Story Source:

The above story is based on materials provided by University College London. Note: Materials may be edited for content and length.


Cite This Page:

University College London. "'Quantum computer' a stage closer with silicon breakthrough." ScienceDaily. ScienceDaily, 23 June 2010. <www.sciencedaily.com/releases/2010/06/100623132110.htm>.
University College London. (2010, June 23). 'Quantum computer' a stage closer with silicon breakthrough. ScienceDaily. Retrieved October 22, 2014 from www.sciencedaily.com/releases/2010/06/100623132110.htm
University College London. "'Quantum computer' a stage closer with silicon breakthrough." ScienceDaily. www.sciencedaily.com/releases/2010/06/100623132110.htm (accessed October 22, 2014).

Share This



More Computers & Math News

Wednesday, October 22, 2014

Featured Research

from universities, journals, and other organizations


Featured Videos

from AP, Reuters, AFP, and other news services

Thanks, Marty McFly! Hoverboards Could Be Coming In 2015

Thanks, Marty McFly! Hoverboards Could Be Coming In 2015

Newsy (Oct. 21, 2014) If you've ever watched "Back to the Future Part II" and wanted to get your hands on a hoverboard, well, you might soon be in luck. Video provided by Newsy
Powered by NewsLook.com
Robots to Fly Planes Where Humans Can't

Robots to Fly Planes Where Humans Can't

Reuters - Innovations Video Online (Oct. 21, 2014) Researchers in South Korea are developing a robotic pilot that could potentially replace humans in the cockpit. Unlike drones and autopilot programs which are configured for specific aircraft, the robots' humanoid design will allow it to fly any type of plane with no additional sensors. Ben Gruber reports. Video provided by Reuters
Powered by NewsLook.com
Japanese Scientists Unveil Floating 3D Projection

Japanese Scientists Unveil Floating 3D Projection

Reuters - Innovations Video Online (Oct. 20, 2014) Scientists in Tokyo have demonstrated what they say is the world's first 3D projection that floats in mid air. A laser that fires a pulse up to a thousand times a second superheats molecules in the air, creating a spark which can be guided to certain points in the air to shape what the human eye perceives as an image. Matthew Stock reports. Video provided by Reuters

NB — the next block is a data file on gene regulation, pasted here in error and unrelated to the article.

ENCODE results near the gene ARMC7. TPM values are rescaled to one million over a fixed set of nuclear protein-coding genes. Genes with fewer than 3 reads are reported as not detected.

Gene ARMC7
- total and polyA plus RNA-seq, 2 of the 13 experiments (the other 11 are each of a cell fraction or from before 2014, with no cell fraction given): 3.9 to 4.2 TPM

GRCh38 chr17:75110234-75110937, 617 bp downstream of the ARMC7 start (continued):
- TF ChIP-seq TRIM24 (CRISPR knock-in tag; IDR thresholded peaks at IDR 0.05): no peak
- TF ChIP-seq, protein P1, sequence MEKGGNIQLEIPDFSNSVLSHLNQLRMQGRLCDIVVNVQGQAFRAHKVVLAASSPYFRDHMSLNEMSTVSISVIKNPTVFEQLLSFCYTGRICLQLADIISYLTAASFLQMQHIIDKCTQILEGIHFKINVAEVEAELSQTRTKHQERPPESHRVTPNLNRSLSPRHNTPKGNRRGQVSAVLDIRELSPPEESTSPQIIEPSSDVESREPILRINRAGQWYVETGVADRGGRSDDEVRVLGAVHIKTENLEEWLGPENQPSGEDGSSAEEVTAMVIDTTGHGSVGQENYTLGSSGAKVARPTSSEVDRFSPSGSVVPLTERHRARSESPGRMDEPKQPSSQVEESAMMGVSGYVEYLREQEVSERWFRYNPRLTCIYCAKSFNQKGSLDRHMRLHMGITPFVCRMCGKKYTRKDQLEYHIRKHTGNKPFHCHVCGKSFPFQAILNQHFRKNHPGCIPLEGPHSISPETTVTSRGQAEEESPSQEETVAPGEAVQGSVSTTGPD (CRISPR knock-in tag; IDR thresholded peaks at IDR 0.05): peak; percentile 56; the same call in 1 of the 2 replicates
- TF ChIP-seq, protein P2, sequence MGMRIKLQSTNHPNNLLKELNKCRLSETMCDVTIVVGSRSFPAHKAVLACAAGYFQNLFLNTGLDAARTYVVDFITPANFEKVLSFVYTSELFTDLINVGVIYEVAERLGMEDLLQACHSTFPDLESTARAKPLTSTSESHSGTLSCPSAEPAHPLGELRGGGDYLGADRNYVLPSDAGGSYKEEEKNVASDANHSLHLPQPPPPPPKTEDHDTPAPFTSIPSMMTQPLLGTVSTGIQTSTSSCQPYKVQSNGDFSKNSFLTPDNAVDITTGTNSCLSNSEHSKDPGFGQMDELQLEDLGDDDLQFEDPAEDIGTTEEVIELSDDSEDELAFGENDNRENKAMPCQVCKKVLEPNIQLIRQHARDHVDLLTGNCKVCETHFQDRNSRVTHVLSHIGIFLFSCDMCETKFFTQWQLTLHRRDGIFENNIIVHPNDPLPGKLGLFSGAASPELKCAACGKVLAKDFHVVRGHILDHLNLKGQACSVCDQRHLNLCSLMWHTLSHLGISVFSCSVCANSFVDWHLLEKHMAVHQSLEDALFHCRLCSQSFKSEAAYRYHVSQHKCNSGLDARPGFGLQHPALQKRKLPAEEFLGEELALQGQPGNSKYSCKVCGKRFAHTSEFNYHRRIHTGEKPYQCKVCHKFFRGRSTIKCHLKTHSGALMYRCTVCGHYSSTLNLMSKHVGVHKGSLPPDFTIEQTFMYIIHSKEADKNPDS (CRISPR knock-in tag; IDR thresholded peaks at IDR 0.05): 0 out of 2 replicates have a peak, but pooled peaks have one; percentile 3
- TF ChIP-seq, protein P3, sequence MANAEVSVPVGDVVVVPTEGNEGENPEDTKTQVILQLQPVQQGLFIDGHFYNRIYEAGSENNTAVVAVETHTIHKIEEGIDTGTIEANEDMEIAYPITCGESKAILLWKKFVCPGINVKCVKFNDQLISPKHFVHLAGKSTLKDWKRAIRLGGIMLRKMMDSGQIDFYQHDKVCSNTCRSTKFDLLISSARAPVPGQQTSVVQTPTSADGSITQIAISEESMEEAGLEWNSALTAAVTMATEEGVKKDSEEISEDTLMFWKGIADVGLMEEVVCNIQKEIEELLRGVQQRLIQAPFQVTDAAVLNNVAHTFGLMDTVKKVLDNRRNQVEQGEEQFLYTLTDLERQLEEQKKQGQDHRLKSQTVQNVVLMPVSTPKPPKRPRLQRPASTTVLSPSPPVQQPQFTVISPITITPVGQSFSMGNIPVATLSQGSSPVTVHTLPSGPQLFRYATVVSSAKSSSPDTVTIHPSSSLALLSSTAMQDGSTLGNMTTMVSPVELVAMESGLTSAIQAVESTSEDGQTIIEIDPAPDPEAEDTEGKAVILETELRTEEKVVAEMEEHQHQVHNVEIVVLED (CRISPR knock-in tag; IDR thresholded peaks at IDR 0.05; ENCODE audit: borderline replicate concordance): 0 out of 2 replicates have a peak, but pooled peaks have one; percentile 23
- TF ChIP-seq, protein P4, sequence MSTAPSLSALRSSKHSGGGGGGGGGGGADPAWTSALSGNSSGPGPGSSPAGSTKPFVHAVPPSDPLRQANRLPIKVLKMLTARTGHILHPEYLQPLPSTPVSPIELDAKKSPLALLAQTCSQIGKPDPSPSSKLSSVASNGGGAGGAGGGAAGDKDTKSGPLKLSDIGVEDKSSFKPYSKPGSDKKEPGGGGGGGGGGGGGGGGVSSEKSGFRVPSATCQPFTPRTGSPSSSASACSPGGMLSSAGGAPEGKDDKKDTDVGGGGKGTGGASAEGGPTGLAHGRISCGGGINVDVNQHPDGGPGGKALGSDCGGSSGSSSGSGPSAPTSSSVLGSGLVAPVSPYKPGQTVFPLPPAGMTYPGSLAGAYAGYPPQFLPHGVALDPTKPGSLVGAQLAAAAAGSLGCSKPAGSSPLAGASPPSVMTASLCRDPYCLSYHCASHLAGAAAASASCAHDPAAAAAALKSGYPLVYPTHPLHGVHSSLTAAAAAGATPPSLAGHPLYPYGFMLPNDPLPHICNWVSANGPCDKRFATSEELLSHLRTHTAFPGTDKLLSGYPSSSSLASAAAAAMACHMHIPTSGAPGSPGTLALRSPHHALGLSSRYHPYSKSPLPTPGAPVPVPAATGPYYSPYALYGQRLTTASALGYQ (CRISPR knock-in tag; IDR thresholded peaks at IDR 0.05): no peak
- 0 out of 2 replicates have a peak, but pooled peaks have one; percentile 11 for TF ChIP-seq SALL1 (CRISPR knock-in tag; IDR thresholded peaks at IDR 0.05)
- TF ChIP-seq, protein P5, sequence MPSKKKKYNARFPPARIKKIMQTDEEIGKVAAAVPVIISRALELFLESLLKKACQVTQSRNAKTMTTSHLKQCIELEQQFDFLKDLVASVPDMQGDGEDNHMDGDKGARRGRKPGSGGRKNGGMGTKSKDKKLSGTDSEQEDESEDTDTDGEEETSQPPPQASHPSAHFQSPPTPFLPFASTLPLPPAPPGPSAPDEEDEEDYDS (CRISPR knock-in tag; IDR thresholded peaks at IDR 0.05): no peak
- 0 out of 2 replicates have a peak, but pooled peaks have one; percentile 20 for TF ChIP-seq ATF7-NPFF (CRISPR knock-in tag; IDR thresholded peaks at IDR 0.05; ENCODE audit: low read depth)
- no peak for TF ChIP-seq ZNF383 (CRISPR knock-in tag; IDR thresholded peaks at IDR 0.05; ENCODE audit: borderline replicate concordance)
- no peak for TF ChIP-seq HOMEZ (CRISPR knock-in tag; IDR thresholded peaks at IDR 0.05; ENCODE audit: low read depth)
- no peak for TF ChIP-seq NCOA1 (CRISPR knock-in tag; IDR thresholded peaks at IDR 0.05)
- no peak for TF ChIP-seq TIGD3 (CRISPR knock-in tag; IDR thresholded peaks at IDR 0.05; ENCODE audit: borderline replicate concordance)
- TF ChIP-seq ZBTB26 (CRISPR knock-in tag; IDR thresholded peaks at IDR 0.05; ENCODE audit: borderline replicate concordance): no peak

Powered by NewsLook.com
Apple Enters Mobile Payment Business

Apple Enters Mobile Payment Business

AP (Oct. 20, 2014) Apple is making a strategic bet with the launch of Apple Pay, the mobile pay service aimed at turning your iPhone into your wallet. (Oct. 20) Video provided by AP
Powered by NewsLook.com

Search ScienceDaily

Number of stories in archives: 140,361

Find with keyword(s):
Enter a keyword or phrase to search ScienceDaily for related topics and research stories.

Save/Print:
Share:

Breaking News:

Strange & Offbeat Stories


Space & Time

Matter & Energy

Computers & Math

In Other News

... from NewsDaily.com

Science News

Health News

Environment News

Technology News



Save/Print:
Share:

Free Subscriptions


Get the latest science news with ScienceDaily's free email newsletters, updated daily and weekly. Or view hourly updated newsfeeds in your RSS reader:

Get Social & Mobile


Keep up to date with the latest news from ScienceDaily via social networks and mobile apps:

Have Feedback?


Tell us what you think of ScienceDaily -- we welcome both positive and negative comments. Have any problems using the site? Questions?
Mobile: iPhone Android Web
Follow: Facebook Twitter Google+
Subscribe: RSS Feeds Email Newsletters
Latest Headlines Health & Medicine Mind & Brain Space & Time Matter & Energy Computers & Math Plants & Animals Earth & Climate Fossils & Ruins